Monona Public Library

It might be time to dust off your library card.

After being closed to the public for months due to COVID-19, the Monona Public Library (MPL) is slowly working on opening its doors.

During the library’s daily curbside pick-up hours, patrons can schedule an appointment to use a library computer for one hour at a time. Only one person is allowed in during the scheduled time frame.

MPL director Ryan Claringbole said the library wants to ensure the community has access to stable WiFi, especially during the COVID-19 pandemic.

Claringbole said patrons have been using the library’s computer services for things like resume building, job searching and school work.

The library’s curbside services run on Monday, Wednesday, and Friday from 2:00 p.m. to 6:00 p.m., and Tuesday, Thursday, and Saturday from 10:00 a.m. to 2:00 p.m.

In addition to computer use, patrons can utilize the library’s curbside hours to pick up library materials, such as books and movies.

Community members have fully embraced the flexibility of MPL’s curbside services and adapted well to the change in procedure, Claringbole said.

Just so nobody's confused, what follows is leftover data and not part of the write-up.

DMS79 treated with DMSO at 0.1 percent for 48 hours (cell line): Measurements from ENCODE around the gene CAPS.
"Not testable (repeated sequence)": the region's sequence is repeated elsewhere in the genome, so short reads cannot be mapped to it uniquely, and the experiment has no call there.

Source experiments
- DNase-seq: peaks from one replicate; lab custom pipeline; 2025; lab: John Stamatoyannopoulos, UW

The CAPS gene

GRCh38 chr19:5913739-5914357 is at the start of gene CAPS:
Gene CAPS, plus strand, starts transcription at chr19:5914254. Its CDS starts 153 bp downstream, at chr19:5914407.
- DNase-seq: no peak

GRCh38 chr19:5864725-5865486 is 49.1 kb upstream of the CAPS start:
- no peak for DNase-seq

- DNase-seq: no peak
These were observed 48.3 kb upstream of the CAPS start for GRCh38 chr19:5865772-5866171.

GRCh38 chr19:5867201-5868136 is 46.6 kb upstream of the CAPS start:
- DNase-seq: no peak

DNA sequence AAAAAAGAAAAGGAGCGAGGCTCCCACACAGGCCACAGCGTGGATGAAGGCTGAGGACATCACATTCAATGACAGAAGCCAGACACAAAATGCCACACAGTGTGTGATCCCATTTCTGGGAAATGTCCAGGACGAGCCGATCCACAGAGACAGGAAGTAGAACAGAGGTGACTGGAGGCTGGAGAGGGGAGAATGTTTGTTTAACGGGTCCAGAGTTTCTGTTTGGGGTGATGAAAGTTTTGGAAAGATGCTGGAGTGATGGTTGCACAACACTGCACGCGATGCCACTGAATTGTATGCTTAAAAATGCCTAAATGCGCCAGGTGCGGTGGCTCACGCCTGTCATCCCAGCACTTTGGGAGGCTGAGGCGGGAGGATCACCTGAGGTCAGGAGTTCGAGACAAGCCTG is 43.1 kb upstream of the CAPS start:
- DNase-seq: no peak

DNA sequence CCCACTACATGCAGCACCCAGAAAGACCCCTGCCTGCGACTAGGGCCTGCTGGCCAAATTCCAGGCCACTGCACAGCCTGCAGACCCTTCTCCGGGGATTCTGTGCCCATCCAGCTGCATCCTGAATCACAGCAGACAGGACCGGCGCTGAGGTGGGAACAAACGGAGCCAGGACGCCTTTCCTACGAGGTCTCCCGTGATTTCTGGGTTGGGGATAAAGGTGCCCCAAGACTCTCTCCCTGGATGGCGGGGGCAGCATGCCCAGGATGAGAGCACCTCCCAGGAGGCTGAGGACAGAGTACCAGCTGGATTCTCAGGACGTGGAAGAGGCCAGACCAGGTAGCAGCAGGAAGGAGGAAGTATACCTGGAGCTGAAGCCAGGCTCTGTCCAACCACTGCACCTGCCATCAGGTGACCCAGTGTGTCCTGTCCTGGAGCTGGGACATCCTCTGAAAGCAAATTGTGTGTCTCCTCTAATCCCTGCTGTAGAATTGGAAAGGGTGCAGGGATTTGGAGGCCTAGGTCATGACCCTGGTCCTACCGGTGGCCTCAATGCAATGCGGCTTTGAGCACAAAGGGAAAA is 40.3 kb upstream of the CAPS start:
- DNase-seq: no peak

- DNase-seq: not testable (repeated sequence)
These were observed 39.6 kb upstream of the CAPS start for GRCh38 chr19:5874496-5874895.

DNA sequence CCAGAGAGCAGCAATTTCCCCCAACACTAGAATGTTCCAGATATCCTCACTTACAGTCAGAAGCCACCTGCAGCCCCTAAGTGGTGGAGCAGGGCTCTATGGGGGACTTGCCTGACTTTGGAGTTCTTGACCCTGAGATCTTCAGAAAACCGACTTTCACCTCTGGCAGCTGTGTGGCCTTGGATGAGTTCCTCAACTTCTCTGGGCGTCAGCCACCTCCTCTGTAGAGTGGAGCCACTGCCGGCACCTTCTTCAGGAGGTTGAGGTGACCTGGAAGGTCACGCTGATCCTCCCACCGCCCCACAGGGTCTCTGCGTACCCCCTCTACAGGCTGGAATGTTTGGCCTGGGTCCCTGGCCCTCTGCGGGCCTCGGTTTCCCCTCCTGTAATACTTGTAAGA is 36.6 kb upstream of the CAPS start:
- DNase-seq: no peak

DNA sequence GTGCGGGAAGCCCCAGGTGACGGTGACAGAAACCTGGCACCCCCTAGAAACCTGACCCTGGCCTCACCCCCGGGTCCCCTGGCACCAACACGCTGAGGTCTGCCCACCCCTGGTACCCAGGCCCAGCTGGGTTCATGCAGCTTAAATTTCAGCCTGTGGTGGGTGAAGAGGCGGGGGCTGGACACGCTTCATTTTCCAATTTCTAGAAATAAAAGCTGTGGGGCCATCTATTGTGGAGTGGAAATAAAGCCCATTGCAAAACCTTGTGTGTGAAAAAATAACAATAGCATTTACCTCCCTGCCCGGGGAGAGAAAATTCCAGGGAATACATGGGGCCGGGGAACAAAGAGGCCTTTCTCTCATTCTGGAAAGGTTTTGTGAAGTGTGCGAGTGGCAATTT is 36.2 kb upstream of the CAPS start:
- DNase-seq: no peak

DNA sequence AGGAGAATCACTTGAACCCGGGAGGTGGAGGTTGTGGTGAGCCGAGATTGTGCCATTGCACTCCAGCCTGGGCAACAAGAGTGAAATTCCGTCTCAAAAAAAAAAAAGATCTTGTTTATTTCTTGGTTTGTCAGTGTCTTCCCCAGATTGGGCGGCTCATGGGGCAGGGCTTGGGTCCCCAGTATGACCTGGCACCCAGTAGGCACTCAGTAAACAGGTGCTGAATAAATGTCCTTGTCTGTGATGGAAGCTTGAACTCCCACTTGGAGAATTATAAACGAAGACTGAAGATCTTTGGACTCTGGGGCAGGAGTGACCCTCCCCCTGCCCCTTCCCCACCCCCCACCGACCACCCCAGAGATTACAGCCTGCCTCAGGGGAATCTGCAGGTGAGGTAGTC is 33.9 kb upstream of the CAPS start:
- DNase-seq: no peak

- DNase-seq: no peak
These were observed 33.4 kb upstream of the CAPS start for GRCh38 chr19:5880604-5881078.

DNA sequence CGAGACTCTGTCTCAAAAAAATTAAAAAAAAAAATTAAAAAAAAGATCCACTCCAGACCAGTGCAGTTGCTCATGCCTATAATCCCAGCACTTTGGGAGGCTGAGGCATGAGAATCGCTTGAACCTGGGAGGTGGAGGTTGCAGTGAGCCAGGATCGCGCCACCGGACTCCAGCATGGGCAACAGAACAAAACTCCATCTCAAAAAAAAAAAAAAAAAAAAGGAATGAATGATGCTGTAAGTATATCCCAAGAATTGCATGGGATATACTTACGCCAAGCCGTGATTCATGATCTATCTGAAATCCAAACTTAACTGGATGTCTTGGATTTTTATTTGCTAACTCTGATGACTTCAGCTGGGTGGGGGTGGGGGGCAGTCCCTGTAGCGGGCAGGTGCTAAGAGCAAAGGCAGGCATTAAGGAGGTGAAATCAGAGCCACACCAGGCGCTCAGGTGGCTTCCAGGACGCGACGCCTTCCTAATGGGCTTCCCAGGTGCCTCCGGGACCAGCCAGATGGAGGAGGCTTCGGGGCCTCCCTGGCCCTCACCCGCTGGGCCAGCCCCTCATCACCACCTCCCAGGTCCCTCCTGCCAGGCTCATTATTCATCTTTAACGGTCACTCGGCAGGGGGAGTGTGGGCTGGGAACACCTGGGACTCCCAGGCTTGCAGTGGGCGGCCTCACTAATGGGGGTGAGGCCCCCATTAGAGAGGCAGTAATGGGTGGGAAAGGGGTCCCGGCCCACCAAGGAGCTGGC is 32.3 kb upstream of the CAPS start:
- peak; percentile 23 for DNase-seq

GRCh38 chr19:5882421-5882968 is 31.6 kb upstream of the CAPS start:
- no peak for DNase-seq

“We are unique in allowing people the freedom to swing by at any point during a given time period for our services, compared to other area libraries that are requiring an appointment for curbside pickups,” Claringbole explained.

Items ready to be returned to the library can be dropped off during curbside pick-up, or placed in the 24/7 outdoor book drop. Claringbole said all returned items are quarantined for four days, as recommended by the South Central Library System.

On top of convenient curbside pick-up and computer access, the library is also offering a plethora of online programming for readers of all ages.

For Karen Wendt, MPL’s youth services coordinator, the feedback she’s received from community members makes all the hard work worthwhile.

“Our patrons appreciate what we are doing for them – [they] love the programming even though it’s virtual,” Wendt said.

With events like virtual storytelling and craft making, Claringbole said attendance was high over the summer but dropped slightly when the school year began last month.

However, library staff expect attendance to spike once again as the weather grows cooler and people are spending more time indoors.

Though library personnel are looking ahead to fully opening their doors again, they realize it may be a while before everything looks normal again.

Claringbole said that when the library does officially open, there will be no furniture and no in-person programming at first. Access will be granted for collections purposes only.

He said they are closely monitoring Public Health Madison Dane County data, and are projecting to open once the county has an average of less than 20 new cases of COVID-19 per day.

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